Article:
Pork is such an economical yet extremely tasty cut of meat. I bought 5 fillets at the deli in Joostenberg the other day for R60. It was those thick cuts with the minimal fat on. This is one of Rick’s favourite dishes and this is comfort food at its best. Enjoy.
Apples - Heat oil and butter in a heavy-bottomed pan over medium heat. Add the apples, cumin, cinnamon and salt and cook for 4 minutes. Add the honey and cook for a further 4 minutes - stirring occasionally. Once tender, remove from pan.
Pork fillet - Season your pork fillets with salt and pepper and place these into the same pan in which you have cooked the apples. Fry for 4 minutes on each side. It depends on the thickness of the pork, so test the pork before serving to make sure that it is cooked through.
Crushed potatoes - Boil potatoes till cooked and drain. Add the salt, mustard, butter and milk. Mix with a fork and crush the potatoes with fork.
Vegetable Soup – A couple of weeks back I invited a few foodie friends over to watch the finale of Mastechef SA, as it was winter I thought it would be appropriate to put on a large pot of my vegetable soup for the occasion. It went down a treat; the problem came about when they all asked me to share the recipe. This proved to be quite difficult as I don’t have a recipe for this soup. The way it works in my house is that I make soup on Sundays. I open the fridge, take out all the veggies + herbs that I did not use over the previous week and make a steaming pot of soup with it. So…to be frank, the recipe below is a list of all the items leftover in my fridge from last week…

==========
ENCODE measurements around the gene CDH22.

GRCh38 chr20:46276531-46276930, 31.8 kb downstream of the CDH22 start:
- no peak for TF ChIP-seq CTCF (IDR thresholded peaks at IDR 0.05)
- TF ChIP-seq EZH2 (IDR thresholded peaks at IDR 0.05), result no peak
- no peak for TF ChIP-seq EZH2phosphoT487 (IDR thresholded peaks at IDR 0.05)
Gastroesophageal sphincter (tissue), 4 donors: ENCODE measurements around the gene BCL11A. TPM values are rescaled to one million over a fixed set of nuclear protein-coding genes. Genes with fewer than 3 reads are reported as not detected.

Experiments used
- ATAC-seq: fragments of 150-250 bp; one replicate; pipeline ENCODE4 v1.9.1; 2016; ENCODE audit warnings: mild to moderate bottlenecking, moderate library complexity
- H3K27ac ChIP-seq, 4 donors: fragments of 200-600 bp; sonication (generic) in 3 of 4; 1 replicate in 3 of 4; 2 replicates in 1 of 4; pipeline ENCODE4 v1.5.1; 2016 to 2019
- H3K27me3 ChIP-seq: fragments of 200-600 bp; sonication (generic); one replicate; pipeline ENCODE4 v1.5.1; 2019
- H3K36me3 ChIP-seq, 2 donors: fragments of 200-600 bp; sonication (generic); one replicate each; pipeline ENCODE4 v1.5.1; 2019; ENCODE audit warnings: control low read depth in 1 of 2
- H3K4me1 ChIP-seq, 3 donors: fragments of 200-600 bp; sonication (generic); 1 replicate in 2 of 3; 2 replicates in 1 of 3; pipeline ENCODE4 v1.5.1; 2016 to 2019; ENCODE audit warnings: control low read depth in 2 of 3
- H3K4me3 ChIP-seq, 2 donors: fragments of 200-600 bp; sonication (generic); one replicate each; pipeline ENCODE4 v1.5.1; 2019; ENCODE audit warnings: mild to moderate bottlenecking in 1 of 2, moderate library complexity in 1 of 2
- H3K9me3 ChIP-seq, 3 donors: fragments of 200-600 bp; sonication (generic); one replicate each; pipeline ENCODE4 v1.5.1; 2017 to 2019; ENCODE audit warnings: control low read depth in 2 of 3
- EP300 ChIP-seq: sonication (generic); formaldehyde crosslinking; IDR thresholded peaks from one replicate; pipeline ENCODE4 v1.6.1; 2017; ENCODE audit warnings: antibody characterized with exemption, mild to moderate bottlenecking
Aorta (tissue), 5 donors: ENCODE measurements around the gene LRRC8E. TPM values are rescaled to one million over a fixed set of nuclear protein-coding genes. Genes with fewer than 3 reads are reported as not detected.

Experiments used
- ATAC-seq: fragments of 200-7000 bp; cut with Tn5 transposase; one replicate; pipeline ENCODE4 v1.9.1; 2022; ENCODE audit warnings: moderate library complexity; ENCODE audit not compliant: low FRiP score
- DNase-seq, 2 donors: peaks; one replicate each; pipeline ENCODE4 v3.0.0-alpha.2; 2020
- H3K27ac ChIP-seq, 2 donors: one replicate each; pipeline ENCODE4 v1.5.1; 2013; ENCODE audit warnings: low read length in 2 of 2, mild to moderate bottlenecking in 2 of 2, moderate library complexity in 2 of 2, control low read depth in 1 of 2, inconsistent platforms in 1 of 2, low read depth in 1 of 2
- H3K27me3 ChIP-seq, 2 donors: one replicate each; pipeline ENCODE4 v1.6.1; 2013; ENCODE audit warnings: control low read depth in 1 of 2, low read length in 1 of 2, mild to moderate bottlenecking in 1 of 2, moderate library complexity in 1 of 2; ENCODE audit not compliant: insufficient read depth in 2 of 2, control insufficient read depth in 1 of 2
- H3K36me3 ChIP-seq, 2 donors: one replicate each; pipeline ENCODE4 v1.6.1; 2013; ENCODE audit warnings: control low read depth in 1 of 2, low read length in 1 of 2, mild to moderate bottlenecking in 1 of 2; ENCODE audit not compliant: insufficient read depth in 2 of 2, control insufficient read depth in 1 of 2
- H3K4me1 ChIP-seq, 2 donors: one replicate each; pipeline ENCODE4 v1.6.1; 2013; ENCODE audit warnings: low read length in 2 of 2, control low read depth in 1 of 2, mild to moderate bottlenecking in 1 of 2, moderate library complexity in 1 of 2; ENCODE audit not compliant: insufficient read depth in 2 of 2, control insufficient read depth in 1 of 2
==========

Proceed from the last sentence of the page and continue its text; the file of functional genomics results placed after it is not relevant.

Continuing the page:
If you think the recipe seems a bit long, do not be put off, once you get the hang of it and taste of it you will be making this soup for generations to come. The thing about soup is, you have to make it your own … put in the effort and spend that little extra time…I can promise you it is worth every little spoonful. Enjoy making it and remember to serve it with love.
I do have 10 tips that I have picked up along the way that I would like to share with you when making this soup:
1. Don’t be in a hurry – take your time… and love the process – that is why I normally do it on Sundays – it takes time to grate and chop. Make big bowl of this soup… the soup freezes very well and will never go to waste!
2. Use the veggies + herbs – even lettuce, rocket – whatever you have in your fridge or veggie basket…..the stuff you did not use during the week and want to throw away.
3. Look in your freezer and use all those small packets of frozen veg that you still have not got around to using…
4. The five basic vegetable ingredients that you have to put in to your pot are the following: potatoes, carrots, onions, celery + tomatoes.
5. I always leave the skin on all my vegetables.
6. I grate my vegetables …that is if they are grate-able – it cooks faster and I feel the flavours infuse just that much better.
7. Veggies like broccoli and cauliflower – use the stems – cut them into thin slices – it adds to the beautiful chunkiness of the soup.